Last Modified: Saturday, February 08, 2014 11:34 AM
OBERLIN — Some Allen Parish students got a feel for the courtroom Friday during a mock trial of the Big Bad Wolf, who was accused of killing one of the Three Little Pigs and of trying to kill the two others by destroying their houses.
The mock trial is part of an annual program held by 33rd Judicial District Court and the Allen Parish District Attorney’s Office, said District Attorney Todd Nesom.
“It’s like a career day and a civics lessons,” he said. “We try to teach the children what happens in the courtroom — what a judge does, what the lawyers do and what the District Attorney’s Office does — so that they learn more about the judicial system and how it works.”
During the two-hour trial students from Kinder and Reeves elementary schools acted as the defendant, witnesses, jurors, judge, defense attorney, prosecutor, bailiff, clerk and court reporter.
Elementary students from Oakdale, Oberlin, Elizabeth and Fairview will participate in upcoming mock trials.
“This is a great way to let them know that we are not bad people and that they don’t have to be afraid of us,” Nesom said. “It’s about building a relationship and trying to keep them on the right track so they don’t become involved in a criminal situation.”
Nesom also hopes the experience will inspire some of the students to become lawyers, judges and police officers.
A similar program is being created for high school students using scenarios from real-life criminal cases, he said.
At issue in the mock trial was whether the Big Bad Wolf was guilty of murdering one of the Three Little Pigs by blowing his house down and attempting to kill the two others.
District Judge Patricia Cole helped preside over the trial with Lily Fontenot, a fourth-grader at Kinder Elementary, acting as judge. Cole led the students through the mock trial, explaining parts of the proceedings to them.
After hearing opening and closing statements and testimony from several witnesses, including police officers, a DNA expert and an expert house builder, the jurors deliberated briefly but were unable to reach a verdict.
“I learned it’s hard to get the point across to reach a verdict,” said Reeves Elementary School fourth-grader Michael Dotson, who served as the jury’s foreman.
Dotson contended the Big Bad Wolf was innocent because one of the police officers lied about the door on the house that was allegedly blown down.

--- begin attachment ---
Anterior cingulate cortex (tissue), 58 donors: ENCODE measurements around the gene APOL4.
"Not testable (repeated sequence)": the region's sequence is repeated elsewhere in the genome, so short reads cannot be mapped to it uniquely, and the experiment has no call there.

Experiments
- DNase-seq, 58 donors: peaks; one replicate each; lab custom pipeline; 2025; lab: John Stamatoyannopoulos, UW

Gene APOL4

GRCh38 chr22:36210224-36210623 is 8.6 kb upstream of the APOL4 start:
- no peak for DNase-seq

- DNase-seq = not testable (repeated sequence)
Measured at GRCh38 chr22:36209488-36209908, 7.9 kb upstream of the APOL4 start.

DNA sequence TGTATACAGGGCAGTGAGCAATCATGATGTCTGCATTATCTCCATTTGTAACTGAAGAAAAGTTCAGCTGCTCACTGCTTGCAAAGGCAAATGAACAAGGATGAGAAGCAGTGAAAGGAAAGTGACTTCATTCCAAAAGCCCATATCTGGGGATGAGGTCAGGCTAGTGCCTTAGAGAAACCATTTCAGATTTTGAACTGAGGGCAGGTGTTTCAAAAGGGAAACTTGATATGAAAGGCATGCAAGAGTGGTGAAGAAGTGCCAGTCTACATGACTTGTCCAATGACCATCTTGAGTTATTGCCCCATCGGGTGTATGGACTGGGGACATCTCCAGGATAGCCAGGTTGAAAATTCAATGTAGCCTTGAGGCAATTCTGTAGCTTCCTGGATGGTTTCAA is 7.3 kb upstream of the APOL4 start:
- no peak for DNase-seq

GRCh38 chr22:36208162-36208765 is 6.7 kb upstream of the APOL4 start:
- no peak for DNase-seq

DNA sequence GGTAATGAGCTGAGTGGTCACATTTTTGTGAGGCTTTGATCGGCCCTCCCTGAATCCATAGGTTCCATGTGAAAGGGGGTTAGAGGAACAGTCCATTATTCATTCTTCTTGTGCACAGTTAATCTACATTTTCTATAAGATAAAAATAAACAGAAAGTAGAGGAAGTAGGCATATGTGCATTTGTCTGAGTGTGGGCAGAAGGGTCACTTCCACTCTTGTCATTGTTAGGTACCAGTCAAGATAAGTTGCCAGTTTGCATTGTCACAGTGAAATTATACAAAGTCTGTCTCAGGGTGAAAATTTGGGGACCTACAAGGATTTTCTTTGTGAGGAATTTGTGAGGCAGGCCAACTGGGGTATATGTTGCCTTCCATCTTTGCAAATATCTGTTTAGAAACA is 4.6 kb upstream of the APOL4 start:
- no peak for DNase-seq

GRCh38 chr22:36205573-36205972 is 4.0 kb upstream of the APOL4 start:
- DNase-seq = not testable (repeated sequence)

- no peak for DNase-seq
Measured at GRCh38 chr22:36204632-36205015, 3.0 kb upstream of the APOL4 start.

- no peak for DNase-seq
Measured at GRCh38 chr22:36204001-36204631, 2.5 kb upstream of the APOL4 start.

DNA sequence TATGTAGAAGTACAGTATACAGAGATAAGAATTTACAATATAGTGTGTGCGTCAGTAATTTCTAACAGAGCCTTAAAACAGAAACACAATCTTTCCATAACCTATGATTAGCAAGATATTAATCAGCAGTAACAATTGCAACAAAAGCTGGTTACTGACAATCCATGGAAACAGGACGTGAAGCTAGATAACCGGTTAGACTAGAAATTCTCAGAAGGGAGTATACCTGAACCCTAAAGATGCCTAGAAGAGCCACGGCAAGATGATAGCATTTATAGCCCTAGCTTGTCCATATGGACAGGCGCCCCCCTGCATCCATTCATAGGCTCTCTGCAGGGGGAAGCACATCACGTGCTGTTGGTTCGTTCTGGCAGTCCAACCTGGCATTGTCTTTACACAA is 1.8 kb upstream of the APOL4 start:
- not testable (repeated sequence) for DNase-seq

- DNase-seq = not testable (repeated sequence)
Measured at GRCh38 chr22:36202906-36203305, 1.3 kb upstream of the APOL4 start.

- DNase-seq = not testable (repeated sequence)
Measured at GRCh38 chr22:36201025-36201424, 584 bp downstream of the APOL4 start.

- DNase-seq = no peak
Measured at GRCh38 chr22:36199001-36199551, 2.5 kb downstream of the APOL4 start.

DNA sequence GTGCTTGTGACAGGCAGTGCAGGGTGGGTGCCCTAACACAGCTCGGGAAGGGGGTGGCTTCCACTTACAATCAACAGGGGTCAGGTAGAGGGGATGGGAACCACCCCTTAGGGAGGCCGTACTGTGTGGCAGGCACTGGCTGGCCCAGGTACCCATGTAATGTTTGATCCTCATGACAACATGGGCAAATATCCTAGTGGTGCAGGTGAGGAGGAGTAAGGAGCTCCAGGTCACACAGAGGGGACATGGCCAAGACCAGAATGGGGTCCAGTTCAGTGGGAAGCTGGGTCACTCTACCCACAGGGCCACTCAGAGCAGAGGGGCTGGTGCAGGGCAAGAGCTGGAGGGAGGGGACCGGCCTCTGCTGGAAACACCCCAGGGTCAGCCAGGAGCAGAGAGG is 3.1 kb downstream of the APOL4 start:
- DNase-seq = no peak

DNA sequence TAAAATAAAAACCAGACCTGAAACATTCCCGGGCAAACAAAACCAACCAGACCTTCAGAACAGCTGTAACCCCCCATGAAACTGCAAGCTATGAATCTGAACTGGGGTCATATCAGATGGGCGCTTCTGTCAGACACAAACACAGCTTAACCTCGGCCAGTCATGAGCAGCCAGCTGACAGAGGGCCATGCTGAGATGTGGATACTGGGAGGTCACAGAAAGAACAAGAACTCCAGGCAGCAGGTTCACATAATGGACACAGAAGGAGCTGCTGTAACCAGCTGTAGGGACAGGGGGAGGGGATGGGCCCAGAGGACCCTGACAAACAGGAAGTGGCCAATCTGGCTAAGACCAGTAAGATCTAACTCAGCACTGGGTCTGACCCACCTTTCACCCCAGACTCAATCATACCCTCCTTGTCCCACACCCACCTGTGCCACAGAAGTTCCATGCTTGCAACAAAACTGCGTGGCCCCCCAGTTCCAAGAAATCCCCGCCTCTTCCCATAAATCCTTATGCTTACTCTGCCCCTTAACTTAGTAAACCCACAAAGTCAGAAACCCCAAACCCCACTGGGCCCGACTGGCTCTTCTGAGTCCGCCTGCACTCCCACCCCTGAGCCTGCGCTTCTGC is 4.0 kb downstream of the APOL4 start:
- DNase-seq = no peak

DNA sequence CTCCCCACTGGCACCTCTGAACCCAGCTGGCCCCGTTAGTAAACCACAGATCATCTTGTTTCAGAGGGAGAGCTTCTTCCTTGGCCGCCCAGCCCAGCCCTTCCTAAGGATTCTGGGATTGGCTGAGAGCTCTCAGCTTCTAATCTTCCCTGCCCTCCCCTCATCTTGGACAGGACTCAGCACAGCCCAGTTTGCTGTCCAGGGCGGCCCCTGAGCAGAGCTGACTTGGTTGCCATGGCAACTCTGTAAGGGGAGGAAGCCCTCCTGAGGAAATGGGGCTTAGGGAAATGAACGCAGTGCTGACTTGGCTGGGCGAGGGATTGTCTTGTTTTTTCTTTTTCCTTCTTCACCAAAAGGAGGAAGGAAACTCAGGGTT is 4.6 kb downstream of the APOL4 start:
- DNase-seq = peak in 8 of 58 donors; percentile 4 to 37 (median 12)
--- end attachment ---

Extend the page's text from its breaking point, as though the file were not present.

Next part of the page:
Kinder Elementary third-grader Caroline Comeaux, who played the wolf, said she realized that it is important for the jury to consider all evidence and listen closely to witnesses.
The court proceedings included several courtroom interruptions. Nesom’s cellphone rang twice and the mock bailiff had to remove an unruly person.
“I learned that in court you need to get every information you possibly can and that it is important to call witnesses (to testify),” said Kinder Elementary third-grader Isabel LaBuff, who was the defense attorney.
LaBuff asserted the wolf was innocent, but said it was hard to prove.
Prosecutor Hadley Lemons, a third-grader at Kinder Elementary, also took her role seriously. She was saddened with the jury’s outcome and argued that the wolf was still guilty despite the hung jury.
Juror Jessica Savant, a third-grader at Kinder Elementary, said it was hard to sit and listen to all the witnesses. Savant was among those who thought the wolf was guilty because he blew the pig’s house down and ate him.
Amber Fontenot, a third-grade teacher at Reeves High School, said the mock trial is an extension of the classroom lesson on local, state and national government.
“They get the hands-on of what is really happening in the judicial branch on a level they can understand with the fairy-tale characters,” Fontenot said. “Hopefully they will get a deeper understanding of what happens in the court system by actually going through the process.’’
In all, about 600 students will participate in the mock trial program this year, Nesom said.